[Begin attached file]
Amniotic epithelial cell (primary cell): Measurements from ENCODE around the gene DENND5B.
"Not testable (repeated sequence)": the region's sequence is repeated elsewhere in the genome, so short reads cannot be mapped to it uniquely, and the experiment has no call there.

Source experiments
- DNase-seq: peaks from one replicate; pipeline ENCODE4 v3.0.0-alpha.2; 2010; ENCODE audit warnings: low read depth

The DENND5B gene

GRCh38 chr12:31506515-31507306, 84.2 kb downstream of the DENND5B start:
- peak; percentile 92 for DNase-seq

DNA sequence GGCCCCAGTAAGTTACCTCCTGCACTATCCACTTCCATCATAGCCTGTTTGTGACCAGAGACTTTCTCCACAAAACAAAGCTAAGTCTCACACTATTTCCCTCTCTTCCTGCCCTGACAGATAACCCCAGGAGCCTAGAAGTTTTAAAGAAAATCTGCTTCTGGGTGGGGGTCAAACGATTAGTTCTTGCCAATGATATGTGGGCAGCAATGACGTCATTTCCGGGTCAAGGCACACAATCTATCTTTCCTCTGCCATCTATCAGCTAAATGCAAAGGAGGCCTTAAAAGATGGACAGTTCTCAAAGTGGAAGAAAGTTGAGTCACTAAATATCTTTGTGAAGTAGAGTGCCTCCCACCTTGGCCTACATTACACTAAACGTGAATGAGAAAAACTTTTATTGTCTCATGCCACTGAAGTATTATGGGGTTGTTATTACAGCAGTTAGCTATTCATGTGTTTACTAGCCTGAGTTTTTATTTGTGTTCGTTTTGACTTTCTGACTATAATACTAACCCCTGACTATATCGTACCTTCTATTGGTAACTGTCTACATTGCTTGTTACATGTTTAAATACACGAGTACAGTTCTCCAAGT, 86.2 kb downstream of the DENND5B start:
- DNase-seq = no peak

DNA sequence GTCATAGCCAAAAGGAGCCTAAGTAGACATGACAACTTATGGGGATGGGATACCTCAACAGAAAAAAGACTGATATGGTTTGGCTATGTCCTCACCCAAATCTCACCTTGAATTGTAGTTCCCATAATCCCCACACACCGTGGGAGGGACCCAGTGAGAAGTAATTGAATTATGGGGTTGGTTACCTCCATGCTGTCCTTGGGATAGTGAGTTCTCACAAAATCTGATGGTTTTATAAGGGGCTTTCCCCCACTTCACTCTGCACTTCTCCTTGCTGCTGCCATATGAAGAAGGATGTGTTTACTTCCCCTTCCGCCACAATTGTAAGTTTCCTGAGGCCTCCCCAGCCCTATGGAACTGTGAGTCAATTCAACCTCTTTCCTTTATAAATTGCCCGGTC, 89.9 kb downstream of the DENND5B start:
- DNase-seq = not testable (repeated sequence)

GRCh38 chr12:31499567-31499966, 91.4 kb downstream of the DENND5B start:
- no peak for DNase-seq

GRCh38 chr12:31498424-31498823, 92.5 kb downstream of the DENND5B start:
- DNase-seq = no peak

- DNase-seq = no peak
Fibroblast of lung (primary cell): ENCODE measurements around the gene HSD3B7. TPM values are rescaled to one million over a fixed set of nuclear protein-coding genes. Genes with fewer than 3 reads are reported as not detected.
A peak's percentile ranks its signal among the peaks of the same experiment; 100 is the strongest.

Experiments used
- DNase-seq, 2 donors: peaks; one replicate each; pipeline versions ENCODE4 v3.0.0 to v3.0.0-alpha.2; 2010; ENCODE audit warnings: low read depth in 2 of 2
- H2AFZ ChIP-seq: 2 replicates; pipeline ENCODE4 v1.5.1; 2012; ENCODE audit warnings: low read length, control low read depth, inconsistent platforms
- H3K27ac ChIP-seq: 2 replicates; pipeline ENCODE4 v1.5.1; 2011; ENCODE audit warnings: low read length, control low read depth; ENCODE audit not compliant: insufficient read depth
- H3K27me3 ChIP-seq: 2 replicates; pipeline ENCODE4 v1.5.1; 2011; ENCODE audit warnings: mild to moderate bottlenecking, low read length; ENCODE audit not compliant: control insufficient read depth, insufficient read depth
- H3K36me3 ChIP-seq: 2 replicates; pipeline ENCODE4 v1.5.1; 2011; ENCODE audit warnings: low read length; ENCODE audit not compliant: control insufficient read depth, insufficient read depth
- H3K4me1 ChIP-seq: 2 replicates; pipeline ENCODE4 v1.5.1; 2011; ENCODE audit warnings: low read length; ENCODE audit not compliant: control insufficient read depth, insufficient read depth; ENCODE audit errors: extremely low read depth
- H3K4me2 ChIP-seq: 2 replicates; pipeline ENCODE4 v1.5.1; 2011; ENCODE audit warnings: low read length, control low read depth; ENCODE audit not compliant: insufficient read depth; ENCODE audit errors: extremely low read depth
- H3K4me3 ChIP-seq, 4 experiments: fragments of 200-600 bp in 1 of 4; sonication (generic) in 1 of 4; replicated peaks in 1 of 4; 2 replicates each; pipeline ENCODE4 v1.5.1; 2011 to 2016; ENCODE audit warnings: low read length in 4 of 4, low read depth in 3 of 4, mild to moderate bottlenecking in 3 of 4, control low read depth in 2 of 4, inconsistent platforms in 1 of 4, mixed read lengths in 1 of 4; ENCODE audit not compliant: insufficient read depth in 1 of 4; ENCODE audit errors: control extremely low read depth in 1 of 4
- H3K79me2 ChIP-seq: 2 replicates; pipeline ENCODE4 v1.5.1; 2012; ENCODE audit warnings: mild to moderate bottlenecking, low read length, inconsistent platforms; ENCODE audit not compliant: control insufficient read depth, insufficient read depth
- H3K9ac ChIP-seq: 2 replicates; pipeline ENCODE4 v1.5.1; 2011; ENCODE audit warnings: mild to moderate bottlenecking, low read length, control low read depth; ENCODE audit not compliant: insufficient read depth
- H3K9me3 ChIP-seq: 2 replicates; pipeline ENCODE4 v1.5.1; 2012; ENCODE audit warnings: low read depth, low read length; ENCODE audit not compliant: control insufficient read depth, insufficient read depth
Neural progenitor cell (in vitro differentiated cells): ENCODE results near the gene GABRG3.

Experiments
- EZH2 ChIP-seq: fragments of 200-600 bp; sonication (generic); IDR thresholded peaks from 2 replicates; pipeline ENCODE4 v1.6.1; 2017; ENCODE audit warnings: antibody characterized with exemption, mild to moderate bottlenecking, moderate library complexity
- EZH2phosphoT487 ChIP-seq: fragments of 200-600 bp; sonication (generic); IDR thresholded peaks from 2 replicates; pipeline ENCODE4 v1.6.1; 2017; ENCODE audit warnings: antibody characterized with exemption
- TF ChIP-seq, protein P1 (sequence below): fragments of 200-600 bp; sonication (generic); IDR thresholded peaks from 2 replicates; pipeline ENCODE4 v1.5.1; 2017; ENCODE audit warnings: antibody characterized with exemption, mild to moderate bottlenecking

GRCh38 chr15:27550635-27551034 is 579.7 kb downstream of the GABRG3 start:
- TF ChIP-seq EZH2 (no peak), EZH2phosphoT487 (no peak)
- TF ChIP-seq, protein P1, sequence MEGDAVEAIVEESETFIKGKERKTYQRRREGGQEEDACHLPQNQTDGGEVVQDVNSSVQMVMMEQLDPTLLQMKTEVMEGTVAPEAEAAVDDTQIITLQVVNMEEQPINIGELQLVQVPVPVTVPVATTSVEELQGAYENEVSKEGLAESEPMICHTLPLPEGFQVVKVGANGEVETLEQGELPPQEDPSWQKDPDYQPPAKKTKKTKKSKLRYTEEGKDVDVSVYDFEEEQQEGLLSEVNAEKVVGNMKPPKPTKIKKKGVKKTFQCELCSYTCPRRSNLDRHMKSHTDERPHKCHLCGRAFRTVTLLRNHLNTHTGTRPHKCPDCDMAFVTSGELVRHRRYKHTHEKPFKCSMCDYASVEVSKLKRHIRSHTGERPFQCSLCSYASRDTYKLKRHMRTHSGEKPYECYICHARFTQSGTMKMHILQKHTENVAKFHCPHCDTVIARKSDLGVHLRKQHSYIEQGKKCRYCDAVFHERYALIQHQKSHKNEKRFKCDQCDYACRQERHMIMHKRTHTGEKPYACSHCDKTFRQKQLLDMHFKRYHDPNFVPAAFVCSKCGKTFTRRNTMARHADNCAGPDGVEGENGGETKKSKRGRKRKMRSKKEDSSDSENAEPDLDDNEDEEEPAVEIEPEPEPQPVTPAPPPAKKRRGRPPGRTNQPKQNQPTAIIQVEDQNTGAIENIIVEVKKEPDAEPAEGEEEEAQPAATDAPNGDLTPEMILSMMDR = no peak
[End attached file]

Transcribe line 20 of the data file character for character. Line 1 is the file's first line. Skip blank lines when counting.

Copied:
- DNase-seq, 2 donors: peaks; one replicate each; pipeline versions ENCODE4 v3.0.0 to v3.0.0-alpha.2; 2010; ENCODE audit warnings: low read depth in 2 of 2